Edible Images?

Decorating By Dana8 Updated 19 Jul 2008 , 12:18am by tiggy2

Dana8 Posted 18 Jul 2008 , 2:11pm
post #1 of 8

Could I just buy edible paper and edible ink and use my own printer at home, its a Hp printer? Thanks Dana

7 replies
PinkZiab Posted 18 Jul 2008 , 2:22pm
post #2 of 8

No... you need a dedicated printer for edible images otherwise you risk cross-contamination from the non-edible ink residue left on your home printer. Also I think edible cartridges are only available for Canon and Epson printers at the moment (as far as I have seen anyway).

itsasweetthing Posted 18 Jul 2008 , 2:35pm
post #3 of 8

I concidered buying one until the dealer told me that if I don't print at least 10 edible images a week it will get dried & clogged up and be a problem everytime I need to use it. So, now I just have a friend who owns one print them.

sugaah Posted 18 Jul 2008 , 2:40pm
post #4 of 8

the manuf. told me I could store my ink cartridges in a zip lock bag and that would prolong the life

tiggy2 Posted 18 Jul 2008 , 3:33pm
post #5 of 8
Quote:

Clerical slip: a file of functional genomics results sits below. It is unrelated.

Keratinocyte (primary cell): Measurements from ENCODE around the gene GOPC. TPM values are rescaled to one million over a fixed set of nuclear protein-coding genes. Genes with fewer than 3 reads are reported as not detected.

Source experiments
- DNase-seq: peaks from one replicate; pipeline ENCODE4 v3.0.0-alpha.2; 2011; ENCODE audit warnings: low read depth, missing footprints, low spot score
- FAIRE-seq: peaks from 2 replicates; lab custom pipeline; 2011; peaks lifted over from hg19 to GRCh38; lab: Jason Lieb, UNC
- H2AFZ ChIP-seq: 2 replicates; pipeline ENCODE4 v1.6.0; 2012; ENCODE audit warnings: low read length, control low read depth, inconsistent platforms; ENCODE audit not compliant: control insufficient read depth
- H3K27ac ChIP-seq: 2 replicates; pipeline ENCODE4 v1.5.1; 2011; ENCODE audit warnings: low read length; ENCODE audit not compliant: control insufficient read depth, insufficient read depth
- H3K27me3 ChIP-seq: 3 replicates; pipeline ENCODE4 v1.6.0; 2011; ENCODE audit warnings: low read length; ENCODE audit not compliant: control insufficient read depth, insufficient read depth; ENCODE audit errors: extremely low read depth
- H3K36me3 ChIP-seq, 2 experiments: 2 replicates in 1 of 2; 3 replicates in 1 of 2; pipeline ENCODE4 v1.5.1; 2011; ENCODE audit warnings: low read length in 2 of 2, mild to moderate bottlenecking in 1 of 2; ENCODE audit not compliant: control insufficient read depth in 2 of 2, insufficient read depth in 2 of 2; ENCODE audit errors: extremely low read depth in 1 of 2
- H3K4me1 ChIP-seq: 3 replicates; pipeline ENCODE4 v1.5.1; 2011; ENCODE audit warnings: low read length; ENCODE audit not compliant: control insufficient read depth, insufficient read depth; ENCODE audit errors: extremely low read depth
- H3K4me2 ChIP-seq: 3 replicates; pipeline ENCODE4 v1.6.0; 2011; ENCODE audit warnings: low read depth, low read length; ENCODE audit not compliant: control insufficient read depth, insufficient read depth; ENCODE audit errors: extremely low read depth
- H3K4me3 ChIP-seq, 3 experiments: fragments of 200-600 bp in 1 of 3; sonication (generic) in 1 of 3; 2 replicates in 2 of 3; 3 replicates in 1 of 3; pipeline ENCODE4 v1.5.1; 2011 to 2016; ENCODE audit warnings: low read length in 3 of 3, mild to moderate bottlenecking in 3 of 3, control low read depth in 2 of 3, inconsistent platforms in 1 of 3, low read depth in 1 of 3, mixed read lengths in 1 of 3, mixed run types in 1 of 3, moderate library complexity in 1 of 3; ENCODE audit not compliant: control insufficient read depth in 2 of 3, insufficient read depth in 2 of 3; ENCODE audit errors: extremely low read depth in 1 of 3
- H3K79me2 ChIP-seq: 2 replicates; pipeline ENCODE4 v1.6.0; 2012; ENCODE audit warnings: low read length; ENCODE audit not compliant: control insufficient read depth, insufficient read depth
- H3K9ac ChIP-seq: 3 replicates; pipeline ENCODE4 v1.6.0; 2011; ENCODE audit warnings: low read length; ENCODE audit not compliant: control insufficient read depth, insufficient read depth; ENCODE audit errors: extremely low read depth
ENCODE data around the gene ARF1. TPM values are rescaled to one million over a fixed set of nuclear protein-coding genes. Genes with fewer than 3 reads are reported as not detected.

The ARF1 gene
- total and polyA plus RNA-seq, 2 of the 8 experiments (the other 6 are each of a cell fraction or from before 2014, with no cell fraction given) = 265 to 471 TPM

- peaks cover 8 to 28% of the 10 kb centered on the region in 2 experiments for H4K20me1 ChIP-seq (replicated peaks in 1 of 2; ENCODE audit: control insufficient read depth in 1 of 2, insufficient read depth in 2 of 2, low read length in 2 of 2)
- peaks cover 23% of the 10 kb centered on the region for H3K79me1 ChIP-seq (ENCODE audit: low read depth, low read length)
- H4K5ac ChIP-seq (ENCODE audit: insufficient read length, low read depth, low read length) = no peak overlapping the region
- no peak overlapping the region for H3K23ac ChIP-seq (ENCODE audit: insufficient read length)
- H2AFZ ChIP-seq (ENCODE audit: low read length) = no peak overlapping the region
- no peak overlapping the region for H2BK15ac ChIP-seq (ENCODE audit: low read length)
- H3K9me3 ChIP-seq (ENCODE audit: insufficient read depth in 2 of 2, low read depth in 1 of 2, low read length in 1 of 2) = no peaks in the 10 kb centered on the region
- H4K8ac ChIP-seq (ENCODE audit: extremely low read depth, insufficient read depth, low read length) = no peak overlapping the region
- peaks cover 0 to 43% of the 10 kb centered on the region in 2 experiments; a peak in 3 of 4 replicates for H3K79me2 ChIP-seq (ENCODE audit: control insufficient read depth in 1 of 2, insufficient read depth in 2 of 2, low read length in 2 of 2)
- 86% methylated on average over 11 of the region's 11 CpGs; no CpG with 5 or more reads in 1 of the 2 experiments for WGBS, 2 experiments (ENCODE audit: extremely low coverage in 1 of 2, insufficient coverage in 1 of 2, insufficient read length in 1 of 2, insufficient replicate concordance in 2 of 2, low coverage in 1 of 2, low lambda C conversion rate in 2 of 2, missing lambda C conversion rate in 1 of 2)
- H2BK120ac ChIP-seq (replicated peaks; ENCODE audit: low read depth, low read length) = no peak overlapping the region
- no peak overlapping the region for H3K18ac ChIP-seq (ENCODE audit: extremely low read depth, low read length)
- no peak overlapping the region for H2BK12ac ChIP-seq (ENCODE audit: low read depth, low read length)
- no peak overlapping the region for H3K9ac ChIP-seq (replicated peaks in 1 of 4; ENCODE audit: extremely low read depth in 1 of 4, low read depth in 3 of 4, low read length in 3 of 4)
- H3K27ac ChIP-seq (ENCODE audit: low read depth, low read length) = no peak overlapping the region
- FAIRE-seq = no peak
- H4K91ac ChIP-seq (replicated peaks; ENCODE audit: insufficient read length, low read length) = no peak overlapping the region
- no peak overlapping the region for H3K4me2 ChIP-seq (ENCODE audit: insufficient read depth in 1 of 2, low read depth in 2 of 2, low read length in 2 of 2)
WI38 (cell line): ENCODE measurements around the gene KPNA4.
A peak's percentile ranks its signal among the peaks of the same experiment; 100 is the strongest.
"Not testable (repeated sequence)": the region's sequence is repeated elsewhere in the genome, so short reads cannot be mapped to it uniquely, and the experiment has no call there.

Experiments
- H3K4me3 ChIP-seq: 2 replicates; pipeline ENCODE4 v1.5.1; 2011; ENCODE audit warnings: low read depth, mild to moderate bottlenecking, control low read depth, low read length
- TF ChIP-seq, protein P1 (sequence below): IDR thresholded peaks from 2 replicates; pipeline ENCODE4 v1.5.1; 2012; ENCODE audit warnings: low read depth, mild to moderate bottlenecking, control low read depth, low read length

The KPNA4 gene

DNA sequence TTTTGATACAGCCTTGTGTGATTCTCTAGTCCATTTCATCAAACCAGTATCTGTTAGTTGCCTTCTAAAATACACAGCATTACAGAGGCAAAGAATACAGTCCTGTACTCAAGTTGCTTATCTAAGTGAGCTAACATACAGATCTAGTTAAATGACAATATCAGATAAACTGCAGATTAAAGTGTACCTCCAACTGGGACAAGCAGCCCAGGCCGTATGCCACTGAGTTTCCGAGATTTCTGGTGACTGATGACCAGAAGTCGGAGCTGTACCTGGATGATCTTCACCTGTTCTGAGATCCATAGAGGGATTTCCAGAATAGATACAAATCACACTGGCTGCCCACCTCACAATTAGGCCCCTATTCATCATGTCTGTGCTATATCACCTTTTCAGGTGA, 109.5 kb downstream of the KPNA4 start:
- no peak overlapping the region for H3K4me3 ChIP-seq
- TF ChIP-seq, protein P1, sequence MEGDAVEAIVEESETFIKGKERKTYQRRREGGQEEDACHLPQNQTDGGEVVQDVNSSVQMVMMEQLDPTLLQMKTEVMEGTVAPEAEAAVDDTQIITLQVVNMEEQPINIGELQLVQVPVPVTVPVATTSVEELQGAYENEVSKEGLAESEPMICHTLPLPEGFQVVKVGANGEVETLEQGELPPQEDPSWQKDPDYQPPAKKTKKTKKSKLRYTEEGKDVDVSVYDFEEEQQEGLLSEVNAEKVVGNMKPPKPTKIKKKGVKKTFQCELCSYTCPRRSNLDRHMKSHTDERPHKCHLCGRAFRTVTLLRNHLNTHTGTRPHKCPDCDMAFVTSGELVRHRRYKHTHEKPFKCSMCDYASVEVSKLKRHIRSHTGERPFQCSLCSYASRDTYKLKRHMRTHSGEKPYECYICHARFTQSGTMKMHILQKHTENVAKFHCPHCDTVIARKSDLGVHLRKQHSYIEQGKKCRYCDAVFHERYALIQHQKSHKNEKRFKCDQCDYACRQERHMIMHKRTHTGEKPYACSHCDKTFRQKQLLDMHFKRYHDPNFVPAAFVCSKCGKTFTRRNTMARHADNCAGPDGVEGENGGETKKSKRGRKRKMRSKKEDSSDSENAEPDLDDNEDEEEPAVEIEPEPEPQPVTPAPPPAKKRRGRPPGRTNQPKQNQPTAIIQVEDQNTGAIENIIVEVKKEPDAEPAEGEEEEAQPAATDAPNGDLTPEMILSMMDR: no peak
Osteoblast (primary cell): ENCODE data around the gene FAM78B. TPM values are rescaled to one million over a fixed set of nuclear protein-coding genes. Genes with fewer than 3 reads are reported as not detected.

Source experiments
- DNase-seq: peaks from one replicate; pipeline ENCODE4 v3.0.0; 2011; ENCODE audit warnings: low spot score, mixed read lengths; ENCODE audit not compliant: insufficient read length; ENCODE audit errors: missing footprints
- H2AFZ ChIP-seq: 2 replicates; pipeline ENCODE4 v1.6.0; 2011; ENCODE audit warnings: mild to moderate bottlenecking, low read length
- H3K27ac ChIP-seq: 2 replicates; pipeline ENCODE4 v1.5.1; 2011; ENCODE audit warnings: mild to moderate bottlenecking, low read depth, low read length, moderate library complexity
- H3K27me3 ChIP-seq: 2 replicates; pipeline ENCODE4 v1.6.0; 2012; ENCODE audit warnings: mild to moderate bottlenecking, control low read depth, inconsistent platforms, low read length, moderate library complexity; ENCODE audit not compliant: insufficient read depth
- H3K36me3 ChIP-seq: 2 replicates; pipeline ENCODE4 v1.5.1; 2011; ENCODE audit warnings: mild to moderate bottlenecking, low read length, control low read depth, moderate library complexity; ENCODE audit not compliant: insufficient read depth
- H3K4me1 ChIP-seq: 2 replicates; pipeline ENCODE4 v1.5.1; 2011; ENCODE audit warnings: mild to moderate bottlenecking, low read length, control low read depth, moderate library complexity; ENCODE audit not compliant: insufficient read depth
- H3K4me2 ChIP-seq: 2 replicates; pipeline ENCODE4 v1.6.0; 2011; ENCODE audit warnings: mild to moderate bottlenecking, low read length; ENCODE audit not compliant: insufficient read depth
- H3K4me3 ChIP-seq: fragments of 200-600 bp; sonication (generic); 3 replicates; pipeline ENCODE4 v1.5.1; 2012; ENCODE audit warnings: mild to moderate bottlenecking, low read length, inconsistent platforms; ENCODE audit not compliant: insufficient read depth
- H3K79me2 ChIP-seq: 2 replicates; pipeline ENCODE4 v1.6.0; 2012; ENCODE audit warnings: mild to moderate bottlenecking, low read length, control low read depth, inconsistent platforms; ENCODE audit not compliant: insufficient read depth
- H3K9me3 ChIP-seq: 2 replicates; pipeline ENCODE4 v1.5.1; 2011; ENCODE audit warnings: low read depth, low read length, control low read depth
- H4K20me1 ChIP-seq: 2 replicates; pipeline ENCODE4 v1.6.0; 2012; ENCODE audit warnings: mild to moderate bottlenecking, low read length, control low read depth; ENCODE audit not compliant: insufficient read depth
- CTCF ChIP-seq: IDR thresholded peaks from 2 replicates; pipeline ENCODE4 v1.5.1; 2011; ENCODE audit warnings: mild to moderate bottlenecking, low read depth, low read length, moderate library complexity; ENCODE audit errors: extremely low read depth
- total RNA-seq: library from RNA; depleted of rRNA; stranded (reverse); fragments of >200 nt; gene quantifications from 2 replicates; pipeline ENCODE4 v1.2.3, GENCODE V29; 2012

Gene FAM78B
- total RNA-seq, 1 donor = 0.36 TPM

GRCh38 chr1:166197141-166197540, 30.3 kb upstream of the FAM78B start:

Originally Posted by itsasweetthing

I concidered buying one until the dealer told me that if I don't print at least 10 edible images a week it will get dried & clogged up and be a problem everytime I need to use it. So, now I just have a friend who owns one print them.


I have an epson and it sits for months without being used and it has "never" clogged on me (knock on wood). I have read numerous threads about the canon [rinters clogging if not used weekly though.

cakequeen50 Posted 18 Jul 2008 , 4:15pm
post #6 of 8

I second that on the Epson. No clogs. I might do a photo every few weeks to a month. I also do not keep it anywhere near the baking action. It is in a separate area well away from airbrush colors, hot ovens and spray pan release.

itsasweetthing Posted 18 Jul 2008 , 8:15pm
post #7 of 8

Okay...I am really thinking of getting an epson now!!! Yay, no more paying someone to make them. Thanks for the info.

"Cakequeen50" ...I don't understand this part..." I also do not keep it anywhere near the baking action. It is in a separate area well away from airbrush color, hot ovens and spray pan release."

tiggy2 Posted 19 Jul 2008 , 12:18am
post #8 of 8

I think she is saying by doing this there is no chance for spray, heat, paint or anything else to get into it and cause problems. Basically, she keeps it in a clean environment.

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